Nature: Large-scale increases in upper-ocean temperatures are evident in observational records1. Several studies have used well-established detection and attribution methods to demonstrate that the observed basin-scale temperature changes are consistent with model responses to anthropogenic forcing and inconsistent with model-based estimates of natural variability2, 3, 4, 5.
These studies relied on a single observational data set and employed results from only one or two models. Recent identification of systematic instrumental biases6 in expendable bathythermograph data has led to improved estimates of ocean temperature variability and trends7, 8, 9 and provide motivation to revisit earlier detection and attribution studies. We examine the causes of ocean warming using these improved observational estimates, together with results from a large multimodel archive of externally forced and unforced simulations. The time evolution of upper ocean temperature changes in the newer observational estimates is similar to that of the multimodel average of simulations that include the effects of volcanic eruptions.
Our detection and attribution analysis systematically examines the sensitivity of results to a variety of model and data-processing choices. When global mean changes are included, we consistently obtain a positive identification (at the 1% significance level) of an anthropogenic fingerprint in observed upper-ocean temperature changes, thereby substantially strengthening existing detection and attribution evidence.
We examine volume average temperature anomalies (ΔT) for the upper 700 m of the global ocean (see Methods). Figure 1a compares uncorrected observational ΔT estimates ISH-UNCOR (ref. 10) and LEV-UNCOR (ref. 11) with improved versions, ISH (ref. 8) and LEV (ref. 9), which incorporate corrections for expendable bathythermograph (XBT) biases. The bias-corrected temperature analysis7 from a third group (DOM) is also shown. Bias corrections have a substantial impact on the time evolution of ΔT, particularly during the 1970s–1980s, when they markedly reduce spurious decadal variability.
As shown below, these bias adjustments have important implications for detection and attribution (D&A) studies. Although there are no significant differences between the ΔT trends (which range from 0.022 to 0.028 °C per decade) in the three improved observational data sets, Fig. 1a illustrates that substantial structural uncertainties remain. The impact of different XBT bias corrections is a major source of this uncertainty12.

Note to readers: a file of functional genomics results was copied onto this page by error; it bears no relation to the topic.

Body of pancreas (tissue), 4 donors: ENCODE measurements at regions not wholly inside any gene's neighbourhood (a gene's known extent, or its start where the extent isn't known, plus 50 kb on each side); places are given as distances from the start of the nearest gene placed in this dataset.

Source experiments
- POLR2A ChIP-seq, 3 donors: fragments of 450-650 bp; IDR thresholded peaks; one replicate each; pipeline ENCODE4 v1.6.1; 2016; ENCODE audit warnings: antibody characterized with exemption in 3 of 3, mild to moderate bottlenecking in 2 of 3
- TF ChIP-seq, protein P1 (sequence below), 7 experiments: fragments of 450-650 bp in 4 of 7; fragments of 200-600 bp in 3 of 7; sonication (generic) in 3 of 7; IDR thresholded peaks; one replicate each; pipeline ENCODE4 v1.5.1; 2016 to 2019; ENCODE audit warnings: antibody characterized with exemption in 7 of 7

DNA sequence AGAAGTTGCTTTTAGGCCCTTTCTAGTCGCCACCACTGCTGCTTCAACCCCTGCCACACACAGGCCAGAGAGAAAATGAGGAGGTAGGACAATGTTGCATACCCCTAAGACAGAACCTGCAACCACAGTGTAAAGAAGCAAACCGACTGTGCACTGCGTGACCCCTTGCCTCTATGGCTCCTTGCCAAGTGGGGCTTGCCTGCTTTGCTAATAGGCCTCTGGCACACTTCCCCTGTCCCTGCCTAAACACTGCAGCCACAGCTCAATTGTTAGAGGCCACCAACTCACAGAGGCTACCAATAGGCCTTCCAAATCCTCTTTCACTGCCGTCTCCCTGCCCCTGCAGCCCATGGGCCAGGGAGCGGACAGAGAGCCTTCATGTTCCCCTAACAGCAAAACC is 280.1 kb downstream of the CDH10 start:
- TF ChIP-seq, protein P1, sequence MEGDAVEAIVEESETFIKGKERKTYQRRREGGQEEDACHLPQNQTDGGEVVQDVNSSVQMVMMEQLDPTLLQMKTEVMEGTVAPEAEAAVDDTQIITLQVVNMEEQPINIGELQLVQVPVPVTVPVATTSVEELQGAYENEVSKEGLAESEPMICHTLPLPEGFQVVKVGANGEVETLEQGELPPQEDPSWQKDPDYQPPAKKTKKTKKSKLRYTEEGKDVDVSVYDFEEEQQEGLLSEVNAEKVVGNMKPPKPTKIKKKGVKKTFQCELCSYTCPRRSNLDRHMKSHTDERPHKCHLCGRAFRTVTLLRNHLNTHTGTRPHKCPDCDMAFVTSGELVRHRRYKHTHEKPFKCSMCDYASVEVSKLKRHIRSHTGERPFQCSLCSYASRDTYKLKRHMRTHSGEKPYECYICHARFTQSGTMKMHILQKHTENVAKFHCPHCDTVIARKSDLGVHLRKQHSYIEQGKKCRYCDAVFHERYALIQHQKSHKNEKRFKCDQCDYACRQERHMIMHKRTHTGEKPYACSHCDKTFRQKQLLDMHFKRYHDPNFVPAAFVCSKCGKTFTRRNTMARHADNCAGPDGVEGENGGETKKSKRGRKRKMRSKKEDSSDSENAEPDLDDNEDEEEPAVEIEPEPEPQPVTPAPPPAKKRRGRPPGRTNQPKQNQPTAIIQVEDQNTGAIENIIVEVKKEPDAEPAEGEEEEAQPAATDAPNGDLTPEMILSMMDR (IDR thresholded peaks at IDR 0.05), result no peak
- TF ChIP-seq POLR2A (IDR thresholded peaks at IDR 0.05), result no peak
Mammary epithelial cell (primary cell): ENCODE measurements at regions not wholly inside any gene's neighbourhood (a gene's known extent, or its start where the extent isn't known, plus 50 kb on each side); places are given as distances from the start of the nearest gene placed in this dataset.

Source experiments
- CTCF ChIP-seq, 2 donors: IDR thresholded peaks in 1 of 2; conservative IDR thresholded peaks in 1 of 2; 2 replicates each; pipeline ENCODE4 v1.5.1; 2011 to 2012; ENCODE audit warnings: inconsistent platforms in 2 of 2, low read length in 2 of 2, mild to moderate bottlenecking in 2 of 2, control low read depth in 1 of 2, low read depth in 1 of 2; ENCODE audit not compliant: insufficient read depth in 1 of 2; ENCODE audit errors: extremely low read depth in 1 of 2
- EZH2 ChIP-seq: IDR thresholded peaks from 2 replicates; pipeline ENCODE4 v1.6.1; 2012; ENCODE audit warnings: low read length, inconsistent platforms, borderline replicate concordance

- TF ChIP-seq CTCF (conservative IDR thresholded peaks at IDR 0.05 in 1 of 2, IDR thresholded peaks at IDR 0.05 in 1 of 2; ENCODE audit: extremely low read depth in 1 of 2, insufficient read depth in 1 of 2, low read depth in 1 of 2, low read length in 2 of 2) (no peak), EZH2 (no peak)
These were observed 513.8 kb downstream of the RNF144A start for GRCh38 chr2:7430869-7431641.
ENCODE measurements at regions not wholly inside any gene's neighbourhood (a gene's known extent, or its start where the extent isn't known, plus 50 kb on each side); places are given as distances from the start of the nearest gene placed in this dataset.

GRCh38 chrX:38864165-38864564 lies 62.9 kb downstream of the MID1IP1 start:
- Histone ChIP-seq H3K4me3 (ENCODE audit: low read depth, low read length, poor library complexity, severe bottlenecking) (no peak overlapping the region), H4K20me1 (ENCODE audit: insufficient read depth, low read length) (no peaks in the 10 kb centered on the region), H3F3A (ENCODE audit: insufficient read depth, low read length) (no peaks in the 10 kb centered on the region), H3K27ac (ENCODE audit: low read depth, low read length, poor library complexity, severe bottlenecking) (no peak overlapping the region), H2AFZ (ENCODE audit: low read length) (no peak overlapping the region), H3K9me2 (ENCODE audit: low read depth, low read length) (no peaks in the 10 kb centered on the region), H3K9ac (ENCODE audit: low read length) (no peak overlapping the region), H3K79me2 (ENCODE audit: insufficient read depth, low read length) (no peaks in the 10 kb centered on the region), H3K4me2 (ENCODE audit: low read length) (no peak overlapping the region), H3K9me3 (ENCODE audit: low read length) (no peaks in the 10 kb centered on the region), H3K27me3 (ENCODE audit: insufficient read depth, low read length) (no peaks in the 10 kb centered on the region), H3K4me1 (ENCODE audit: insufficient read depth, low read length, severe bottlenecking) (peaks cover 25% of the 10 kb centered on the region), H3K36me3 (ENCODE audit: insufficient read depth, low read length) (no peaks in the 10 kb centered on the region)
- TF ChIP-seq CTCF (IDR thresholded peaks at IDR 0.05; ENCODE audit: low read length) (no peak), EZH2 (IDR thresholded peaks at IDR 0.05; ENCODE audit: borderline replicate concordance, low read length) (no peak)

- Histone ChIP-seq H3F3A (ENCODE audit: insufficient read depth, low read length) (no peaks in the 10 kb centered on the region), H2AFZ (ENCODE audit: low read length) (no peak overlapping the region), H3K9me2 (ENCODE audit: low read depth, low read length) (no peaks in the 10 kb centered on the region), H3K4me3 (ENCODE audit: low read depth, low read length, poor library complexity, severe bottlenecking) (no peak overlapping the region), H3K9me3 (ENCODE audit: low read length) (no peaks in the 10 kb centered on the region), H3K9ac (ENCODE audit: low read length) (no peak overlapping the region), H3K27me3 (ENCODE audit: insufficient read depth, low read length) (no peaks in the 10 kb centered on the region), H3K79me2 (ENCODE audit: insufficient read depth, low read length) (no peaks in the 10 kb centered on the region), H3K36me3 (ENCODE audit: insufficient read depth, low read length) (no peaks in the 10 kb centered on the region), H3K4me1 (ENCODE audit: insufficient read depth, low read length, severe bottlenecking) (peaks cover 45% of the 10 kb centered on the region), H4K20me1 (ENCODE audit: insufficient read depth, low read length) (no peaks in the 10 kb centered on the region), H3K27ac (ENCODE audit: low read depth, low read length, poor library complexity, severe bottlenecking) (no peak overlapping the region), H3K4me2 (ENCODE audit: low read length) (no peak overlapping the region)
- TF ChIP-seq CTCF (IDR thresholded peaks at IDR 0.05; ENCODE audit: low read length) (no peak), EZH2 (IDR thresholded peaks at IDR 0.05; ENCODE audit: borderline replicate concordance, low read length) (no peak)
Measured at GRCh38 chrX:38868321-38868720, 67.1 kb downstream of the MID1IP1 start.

Another important component of observational uncertainty relates to the sparseness of ocean temperature measurements and to the different methods used to objectively infill data where and when measurements are not available13, 14, 15. ISH and LEV use objective mapping techniques to carry out infilling, generating anomalies that are biased towards zero in data-sparse regions. The infilling method of DOM employs statistics of observed ocean variability estimated from altimeter data. We compare the spatially complete infilled estimates (ΔTIF) with subsampled ΔT data (ΔTSS) restricted to available in situ measurements (see Methods). Not surprisingly, the ΔTSS variability in Fig. 1b is greater than that of ΔTIF, particularly at the times/locations of the sparsest sampling (early in the record and in the southern oceans; Supplementary Fig. S1).
We use results from phase 3 of the Coupled Model Intercomparison Project (CMIP3; see Methods and Supplementary Information) to obtain information on the behaviour of ΔT in unforced (control) simulations and in externally forced twentieth-century runs (20CEN). External forcing is by a variety of anthropogenic factors (primarily greenhouse gases and sulphate aerosols). In some models, the applied forcing also includes natural changes in volcanic aerosols and solar irradiance. The seven CMIP3 models (with the data required for our analysis) incorporating the effects of volcanic eruptions (VOL) in the 20CEN simulations uptake less heat than the six that do not (NoV)16.
Accounting for residual simulation drift (see Methods), the multimodel VOL global mean ΔT time series are within the spread of observational estimates over the entire observational record, whereas the warming in the NoV multimodel average is larger than observed in the most recent decades (Fig. 1c). Twenty-first-century ΔT changes in CMIP3 future projections are also shown17, and are based on the SRES A1B scenario from the Intergovernmental Panel on Climate Change Special Report on Emissions Scenarios (SRES). The small discontinuity between the 20CEN and SRES A1B results arises because fewer simulations are available for the scenario runs and forcing discontinuities are known to exist in some simulations18 (see Supplementary Information). Note that inclusion of volcanic forcing increases the simulated variability7, 15, 19.
Figure 2 shows linear trends over 1960–1999 in observed and simulated ΔTSS and ΔTIF data. Results are for global averages and each of the six ocean basins. Observed ΔTIFtrends are generally smaller than their ΔTSScounterparts, probably because the ΔTIF results are biased low in data-sparse regions. Note that in both models and observations, the Atlantic warming is larger than in the Pacific.
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